Wired writer and Twitter star Mat Honan had his Apple, Twitter and Gmail passwords cracked this summer. Shitty for him but thankfully he threw his life into telling us how to make our passwords better. Read the whole article here and some choice cuts below:
How do our online passwords fall? In every imaginable way:
- They’re guessed,
- lifted from a password dump,
- cracked by brute force,
- stolen with a keylogger, or reset completely by
- conning a company’s customer support department.
Let’s start with the simplest hack: guessing. Carelessness, it turns out, is the biggest security risk of all. …the number one password people used was, yes, “password.” The second most popular? The number 123456. If you use a dumb password like that, getting into your account is trivial.
Our other common mistake is password reuse. During the past two years, more than 280 million “hashes” (i.e., encrypted but readily crackable passwords) have been dumped online for everyone to see.
Hackers also get our passwords through trickery. The most well-known technique is phishing, which involves mimicking a familiar site and asking users to enter their login information… he posed as her and send an email to her accountant, ordering three separate wire transfers totalling roughly $120,000 to a bank in Australia. Her bank at home sent $89,000 before the scam was detected.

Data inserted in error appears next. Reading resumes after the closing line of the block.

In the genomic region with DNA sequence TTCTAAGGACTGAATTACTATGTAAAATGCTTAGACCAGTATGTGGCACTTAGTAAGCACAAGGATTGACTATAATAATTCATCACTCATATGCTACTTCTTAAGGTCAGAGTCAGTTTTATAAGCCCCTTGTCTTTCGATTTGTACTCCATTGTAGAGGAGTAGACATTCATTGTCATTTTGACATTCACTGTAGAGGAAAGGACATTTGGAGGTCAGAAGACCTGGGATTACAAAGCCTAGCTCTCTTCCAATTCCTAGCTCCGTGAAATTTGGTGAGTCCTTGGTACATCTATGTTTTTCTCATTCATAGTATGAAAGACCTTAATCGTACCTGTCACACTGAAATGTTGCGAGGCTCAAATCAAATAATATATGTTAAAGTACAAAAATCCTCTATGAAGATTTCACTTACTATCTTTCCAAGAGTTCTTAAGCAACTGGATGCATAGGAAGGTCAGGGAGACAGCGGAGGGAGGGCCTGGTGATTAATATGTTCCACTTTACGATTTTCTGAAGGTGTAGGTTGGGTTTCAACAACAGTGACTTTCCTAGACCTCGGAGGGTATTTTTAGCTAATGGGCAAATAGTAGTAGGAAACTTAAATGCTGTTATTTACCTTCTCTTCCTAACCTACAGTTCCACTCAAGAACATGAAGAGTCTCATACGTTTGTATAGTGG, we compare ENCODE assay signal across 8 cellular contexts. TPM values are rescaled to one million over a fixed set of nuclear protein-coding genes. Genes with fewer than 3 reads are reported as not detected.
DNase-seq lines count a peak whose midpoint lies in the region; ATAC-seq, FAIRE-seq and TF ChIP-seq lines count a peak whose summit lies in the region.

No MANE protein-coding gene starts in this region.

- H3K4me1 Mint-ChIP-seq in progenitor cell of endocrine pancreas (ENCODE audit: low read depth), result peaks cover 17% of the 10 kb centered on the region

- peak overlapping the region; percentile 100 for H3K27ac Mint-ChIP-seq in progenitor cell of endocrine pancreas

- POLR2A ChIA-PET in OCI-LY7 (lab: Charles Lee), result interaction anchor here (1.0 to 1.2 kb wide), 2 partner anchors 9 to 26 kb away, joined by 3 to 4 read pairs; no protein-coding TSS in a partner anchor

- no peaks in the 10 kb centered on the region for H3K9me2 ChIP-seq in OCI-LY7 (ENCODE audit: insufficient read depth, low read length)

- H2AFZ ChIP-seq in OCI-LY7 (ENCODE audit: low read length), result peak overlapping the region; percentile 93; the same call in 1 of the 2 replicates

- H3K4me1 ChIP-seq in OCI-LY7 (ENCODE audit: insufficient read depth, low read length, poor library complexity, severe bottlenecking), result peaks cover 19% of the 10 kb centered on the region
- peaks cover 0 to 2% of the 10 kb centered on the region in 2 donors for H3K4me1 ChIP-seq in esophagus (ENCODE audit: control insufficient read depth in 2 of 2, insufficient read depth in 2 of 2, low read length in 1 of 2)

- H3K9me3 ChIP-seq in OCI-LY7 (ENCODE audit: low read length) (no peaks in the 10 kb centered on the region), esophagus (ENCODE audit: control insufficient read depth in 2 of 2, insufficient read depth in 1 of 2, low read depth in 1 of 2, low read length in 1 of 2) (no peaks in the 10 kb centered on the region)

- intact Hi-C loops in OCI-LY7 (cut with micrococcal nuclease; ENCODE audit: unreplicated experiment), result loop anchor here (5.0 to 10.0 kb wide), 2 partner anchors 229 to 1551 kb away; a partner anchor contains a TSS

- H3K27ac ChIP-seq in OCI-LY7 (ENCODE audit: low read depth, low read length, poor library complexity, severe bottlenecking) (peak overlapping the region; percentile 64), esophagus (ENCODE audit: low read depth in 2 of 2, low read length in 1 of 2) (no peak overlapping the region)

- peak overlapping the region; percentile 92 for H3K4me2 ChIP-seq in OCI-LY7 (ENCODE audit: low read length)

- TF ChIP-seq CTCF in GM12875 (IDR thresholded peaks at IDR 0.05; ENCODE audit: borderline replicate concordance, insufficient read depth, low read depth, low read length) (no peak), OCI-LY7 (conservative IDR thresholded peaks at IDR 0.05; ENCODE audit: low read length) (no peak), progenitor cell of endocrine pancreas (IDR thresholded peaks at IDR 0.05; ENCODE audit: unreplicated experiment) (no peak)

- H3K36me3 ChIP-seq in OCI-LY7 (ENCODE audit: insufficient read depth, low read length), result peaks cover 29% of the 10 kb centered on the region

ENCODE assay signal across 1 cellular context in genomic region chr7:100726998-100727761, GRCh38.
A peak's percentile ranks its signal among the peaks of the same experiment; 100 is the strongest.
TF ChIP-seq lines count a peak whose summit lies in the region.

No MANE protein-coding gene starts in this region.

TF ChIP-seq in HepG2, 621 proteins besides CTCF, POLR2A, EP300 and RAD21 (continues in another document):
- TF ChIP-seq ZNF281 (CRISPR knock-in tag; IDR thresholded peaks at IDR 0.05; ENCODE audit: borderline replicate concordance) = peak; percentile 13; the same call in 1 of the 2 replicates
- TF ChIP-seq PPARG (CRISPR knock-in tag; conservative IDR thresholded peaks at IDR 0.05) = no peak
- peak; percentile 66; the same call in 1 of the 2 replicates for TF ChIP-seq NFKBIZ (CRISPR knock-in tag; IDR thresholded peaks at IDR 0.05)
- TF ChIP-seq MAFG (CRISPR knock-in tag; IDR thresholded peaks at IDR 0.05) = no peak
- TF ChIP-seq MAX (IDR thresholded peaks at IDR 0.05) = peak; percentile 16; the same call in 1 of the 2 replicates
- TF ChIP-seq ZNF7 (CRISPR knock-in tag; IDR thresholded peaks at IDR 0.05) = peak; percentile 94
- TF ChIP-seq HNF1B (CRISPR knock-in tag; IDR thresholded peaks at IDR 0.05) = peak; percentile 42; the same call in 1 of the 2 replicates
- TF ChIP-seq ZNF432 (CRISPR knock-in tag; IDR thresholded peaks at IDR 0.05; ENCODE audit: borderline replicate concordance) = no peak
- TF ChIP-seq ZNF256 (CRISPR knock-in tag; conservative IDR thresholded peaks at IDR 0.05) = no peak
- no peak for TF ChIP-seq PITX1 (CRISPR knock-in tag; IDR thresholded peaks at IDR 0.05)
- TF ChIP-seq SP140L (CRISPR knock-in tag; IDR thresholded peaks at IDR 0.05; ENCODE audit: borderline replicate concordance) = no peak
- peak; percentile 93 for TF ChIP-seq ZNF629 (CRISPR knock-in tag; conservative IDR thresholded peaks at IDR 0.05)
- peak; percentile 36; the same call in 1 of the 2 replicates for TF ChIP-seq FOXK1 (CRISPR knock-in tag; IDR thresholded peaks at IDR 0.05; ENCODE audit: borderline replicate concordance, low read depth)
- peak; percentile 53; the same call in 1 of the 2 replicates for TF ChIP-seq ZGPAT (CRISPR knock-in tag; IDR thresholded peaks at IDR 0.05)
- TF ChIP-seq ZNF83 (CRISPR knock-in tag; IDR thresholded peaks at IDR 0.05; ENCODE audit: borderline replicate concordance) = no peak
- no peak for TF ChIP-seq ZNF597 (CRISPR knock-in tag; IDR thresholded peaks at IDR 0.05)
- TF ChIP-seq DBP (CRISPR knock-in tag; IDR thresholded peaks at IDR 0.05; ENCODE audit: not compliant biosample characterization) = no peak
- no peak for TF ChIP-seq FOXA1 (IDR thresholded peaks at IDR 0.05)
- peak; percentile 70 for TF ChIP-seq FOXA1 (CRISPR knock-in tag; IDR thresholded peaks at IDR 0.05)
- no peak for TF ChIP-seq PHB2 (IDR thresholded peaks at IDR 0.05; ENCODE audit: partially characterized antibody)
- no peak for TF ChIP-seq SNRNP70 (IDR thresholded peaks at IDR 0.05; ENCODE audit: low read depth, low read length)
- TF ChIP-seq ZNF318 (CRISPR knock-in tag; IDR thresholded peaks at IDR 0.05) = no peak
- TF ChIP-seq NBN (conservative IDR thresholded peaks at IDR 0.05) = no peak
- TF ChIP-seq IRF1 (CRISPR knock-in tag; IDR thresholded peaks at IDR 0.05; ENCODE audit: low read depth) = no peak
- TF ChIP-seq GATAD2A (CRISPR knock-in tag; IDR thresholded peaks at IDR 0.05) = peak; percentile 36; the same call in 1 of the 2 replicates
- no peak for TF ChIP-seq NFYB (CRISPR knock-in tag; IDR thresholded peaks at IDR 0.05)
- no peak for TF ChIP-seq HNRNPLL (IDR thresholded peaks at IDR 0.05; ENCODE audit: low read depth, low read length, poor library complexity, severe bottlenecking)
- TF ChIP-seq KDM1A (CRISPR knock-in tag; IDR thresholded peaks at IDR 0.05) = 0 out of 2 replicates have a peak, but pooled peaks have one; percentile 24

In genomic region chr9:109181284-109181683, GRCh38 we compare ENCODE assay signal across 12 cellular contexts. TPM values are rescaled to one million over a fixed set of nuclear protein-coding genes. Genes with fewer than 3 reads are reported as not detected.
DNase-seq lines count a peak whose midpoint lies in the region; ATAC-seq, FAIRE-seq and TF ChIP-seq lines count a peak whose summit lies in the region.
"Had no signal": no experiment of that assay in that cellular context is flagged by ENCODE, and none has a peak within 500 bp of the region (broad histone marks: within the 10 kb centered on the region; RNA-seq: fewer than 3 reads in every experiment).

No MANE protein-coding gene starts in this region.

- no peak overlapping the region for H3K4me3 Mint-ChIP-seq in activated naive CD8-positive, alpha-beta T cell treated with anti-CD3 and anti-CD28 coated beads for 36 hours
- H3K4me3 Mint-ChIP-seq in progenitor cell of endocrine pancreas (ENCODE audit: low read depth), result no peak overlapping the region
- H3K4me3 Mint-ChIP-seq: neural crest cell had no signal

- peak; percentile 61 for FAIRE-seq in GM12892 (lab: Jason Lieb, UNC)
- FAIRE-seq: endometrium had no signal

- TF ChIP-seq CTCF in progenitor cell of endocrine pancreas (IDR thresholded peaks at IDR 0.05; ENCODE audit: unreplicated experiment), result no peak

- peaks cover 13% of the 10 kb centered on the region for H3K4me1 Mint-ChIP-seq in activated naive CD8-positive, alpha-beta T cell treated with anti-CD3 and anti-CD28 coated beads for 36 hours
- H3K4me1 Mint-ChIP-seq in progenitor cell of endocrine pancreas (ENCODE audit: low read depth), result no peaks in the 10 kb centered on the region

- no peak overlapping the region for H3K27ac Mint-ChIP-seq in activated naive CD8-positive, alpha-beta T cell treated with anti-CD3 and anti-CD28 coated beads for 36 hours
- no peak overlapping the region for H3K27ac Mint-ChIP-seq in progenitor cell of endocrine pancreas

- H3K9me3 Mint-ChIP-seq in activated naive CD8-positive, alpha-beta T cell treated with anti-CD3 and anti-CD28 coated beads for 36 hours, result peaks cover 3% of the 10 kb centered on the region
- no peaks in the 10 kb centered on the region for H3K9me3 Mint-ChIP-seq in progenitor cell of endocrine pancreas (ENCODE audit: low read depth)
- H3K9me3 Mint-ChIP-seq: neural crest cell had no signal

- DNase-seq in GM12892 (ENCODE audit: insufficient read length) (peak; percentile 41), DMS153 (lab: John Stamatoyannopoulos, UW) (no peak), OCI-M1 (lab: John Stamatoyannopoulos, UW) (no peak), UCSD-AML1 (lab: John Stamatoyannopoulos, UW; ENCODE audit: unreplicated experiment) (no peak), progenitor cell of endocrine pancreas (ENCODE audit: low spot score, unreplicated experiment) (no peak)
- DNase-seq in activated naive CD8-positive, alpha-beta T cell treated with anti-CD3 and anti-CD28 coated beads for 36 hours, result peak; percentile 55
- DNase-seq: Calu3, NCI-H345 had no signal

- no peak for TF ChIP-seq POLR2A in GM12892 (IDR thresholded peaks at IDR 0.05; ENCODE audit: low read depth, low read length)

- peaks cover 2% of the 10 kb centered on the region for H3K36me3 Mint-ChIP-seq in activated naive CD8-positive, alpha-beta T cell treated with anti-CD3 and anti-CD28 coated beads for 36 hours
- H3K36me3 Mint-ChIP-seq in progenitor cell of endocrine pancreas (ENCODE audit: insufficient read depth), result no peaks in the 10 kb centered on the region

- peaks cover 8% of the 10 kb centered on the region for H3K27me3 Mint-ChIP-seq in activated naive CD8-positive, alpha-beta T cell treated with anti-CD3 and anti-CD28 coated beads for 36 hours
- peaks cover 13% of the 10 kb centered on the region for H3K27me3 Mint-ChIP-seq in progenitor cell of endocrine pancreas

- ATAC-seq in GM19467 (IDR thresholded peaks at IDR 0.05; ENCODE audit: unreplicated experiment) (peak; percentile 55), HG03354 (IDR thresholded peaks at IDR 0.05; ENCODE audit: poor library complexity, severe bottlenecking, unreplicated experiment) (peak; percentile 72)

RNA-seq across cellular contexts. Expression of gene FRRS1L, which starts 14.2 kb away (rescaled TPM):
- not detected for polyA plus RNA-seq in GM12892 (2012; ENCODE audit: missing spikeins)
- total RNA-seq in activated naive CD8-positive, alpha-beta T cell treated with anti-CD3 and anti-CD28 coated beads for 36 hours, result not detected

An even more sinister means of stealing passwords is to use malware: hidden programs that burrow into your computer and secretly send your data to other people. According to a Verizon report, malware attacks accounted for 69 percent of data breaches in 2011. They are epidemic on Windows and, increasingly, Android.
- Don’t reuse passwords. If you do, a hacker who gets just one of your accounts will own them all.
- Don’t use a dictionary word as your password. If you must, then string several together into a pass phrase.
- Don’t use standard number substitutions. Think “P455w0rd” is a good password? N0p3! Cracking tools now have those built in.
- Don’t use a short password—no matter how weird. Today’s processing speeds mean that even passwords like “h6!r$q” are quickly crackable. Your best defense is the longest possible password.
- Enable two-factor authentication when offered. When you log in from a strange location, a system like this will send you a text message with a code to confirm. Yes, that can be cracked, but it’s better than nothing.
- Give bogus answers to security questions. Think of them as a secondary password. Just keep your answers memorable. My first car? Why, it was a “Camper Van Beethoven Freaking Rules.”
- Scrub your online presence. One of the easiest ways to hack into an account is through your email and billing address information. Sites like Spokeo and WhitePages.com offer opt-out mechanisms to get your information removed from their databases.
- Use a unique, secure email address for password recoveries. If a hacker knows where your password reset goes, that’s a line of attack. So create a special account you never use for communications. And make sure to choose a username that isn’t tied to your name—like m****[email protected]—so it can’t be easily guessed. (More via Wired)